The Special Master, unfortunately, has propped up and facilitated Argentina’s attempts to force its “cram-down” proposal on Plaintiffs (as well as the other Small Bondholders).  He heaped praise on Argentina and its unilateral offer the moment it was made public, calling it “an historic breakthrough” which “will allow Argentina to return to the global financial markets to raise much needed capital.” . He also lauded Argentina’s conduct with regard to the negotiations, stating that it had “shown courage and flexibility” with its now-public offer.  The Special Master continued to praise Argentina publicly in the coming days and weeks, and in doing so repeatedly emphasized his own involvement in and control over the negotiations.

Links to Court documents on the Argentina lawsuits, including source documents for the quotes above, are compiled at this site.

AND THEN, SETTLEMENTS OCCUR

–On February 29, 2016, the Mediator issues a report as follows:

“It gives me greatest pleasure to announce that the 15-year pitched battle between the Republic of Argentina and [a hold-out creditor] is now well on its way to being resolved.   The parties last night signed an Agreement in Principle after three months of intense, around-the-clock negotiations under my supervision.”

–Thereafter, the Mediator achieves settlements with additional creditors, including ones who recently requested the Mediator’s termination:

–On March 19, 2016, $155 million of additional settlements are reported

–On April 10, 2016, $253 million of additional settlements are reported

HOW CAN THIS HAPPEN?

Now that settlement payments are being made, the Mediator is, apparently, free to discuss what happened—and he does so last week as follows, according to a Reuters report:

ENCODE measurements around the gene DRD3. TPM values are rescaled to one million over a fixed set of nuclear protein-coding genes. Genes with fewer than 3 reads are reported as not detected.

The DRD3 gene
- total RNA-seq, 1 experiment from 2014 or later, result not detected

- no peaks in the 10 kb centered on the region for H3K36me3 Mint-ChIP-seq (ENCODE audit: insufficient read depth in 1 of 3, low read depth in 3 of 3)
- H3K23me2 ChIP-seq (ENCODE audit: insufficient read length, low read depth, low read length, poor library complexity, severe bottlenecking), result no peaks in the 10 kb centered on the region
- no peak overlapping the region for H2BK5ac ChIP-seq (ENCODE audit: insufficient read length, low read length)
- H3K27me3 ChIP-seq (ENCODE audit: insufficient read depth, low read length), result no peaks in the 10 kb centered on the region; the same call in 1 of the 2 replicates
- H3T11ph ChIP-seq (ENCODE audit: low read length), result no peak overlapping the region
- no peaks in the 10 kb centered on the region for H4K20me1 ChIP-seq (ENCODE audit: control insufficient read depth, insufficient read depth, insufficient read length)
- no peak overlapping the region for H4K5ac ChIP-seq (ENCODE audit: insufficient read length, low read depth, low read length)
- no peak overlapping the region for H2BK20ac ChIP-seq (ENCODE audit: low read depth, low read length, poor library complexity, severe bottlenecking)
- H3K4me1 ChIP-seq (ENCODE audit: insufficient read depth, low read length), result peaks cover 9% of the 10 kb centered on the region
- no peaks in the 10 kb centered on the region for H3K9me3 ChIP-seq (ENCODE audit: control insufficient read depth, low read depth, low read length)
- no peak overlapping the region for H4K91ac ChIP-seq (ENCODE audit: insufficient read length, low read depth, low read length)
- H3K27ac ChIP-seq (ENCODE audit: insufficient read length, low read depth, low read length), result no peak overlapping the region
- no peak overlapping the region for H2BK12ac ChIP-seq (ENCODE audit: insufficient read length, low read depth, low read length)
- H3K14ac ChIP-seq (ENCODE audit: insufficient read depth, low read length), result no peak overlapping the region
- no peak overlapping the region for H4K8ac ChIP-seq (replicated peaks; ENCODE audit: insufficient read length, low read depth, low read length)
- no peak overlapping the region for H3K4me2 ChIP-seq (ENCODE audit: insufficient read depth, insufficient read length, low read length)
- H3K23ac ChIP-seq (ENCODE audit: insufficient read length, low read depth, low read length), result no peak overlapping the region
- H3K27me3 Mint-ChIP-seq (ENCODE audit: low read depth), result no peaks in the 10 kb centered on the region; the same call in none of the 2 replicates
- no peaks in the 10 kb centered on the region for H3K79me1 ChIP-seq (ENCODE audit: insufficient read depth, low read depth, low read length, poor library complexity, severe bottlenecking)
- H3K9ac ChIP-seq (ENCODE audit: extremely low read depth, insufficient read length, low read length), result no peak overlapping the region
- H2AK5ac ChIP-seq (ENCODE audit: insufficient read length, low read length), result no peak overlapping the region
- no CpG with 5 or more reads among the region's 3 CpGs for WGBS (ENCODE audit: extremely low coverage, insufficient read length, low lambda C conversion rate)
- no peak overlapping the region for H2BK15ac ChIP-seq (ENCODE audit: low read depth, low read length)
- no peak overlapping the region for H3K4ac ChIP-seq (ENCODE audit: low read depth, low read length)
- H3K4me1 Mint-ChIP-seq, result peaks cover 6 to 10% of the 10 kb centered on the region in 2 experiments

Pollack recounted the relentless shuttle diplomacy, marathon talks, and late-night phone calls and emails that culminated in Argentina agreeing to pay [certain creditors] more than other creditors.

“The [mediated] deal recognized a reality that for Argentina, these people created something close to an existential threat,” Pollack said. “The hedge funds had spent tens of millions of dollars. They had the will and intent to continue and for me it was a question of appealing to both sides’ respective economic interests.”

A change in decision-making personnel helped . . . a lot . . . according to a Reuters report from last week:

The prior government of Cristina Fernandez had made a central policy plank out of her refusal to settle with investors. Fernandez called the holdout hedge funds “vultures” because they were effectively holding a sovereign government hostage by not participating in the earlier debt restructurings agreed to by 93 percent of other creditors.

So the initial breakthrough came when Fernandez was replaced by a more market-friendly government. Even before Mauricio Macri took over as president in December 2015, Pollack received an email from incoming finance secretary, Luis Caputo, asking for a discreet meeting. Up till then Pollack had overseen nearly two years of sporadic talks that had yielded only deeper acrimony.

“You have to have people who are willing. [Former Economy Minister Axel] Kicillof and [Fernandez] were not willing,” Pollack told Reuters. “The Macri administration was motivated and willing.”